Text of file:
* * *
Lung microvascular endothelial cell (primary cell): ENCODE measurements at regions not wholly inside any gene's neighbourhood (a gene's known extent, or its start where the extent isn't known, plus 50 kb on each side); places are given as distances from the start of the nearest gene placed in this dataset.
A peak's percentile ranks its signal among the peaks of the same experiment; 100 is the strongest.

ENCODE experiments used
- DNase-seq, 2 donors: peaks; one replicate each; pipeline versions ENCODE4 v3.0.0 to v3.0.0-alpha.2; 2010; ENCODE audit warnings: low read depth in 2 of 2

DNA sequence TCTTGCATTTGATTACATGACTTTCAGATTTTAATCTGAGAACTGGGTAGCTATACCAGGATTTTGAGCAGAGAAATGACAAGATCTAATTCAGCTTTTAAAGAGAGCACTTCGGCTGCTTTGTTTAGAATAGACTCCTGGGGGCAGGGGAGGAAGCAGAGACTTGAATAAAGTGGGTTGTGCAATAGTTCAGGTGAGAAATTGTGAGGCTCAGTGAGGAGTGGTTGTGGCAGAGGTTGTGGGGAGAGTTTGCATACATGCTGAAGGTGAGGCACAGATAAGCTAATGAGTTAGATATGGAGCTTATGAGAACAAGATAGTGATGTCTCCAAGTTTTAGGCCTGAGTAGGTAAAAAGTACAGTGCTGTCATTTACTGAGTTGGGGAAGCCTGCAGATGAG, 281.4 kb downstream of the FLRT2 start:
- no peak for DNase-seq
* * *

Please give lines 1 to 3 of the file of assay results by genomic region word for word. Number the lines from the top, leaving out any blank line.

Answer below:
Lung microvascular endothelial cell (primary cell): ENCODE measurements at regions not wholly inside any gene's neighbourhood (a gene's known extent, or its start where the extent isn't known, plus 50 kb on each side); places are given as distances from the start of the nearest gene placed in this dataset.
A peak's percentile ranks its signal among the peaks of the same experiment; 100 is the strongest.

ENCODE experiments used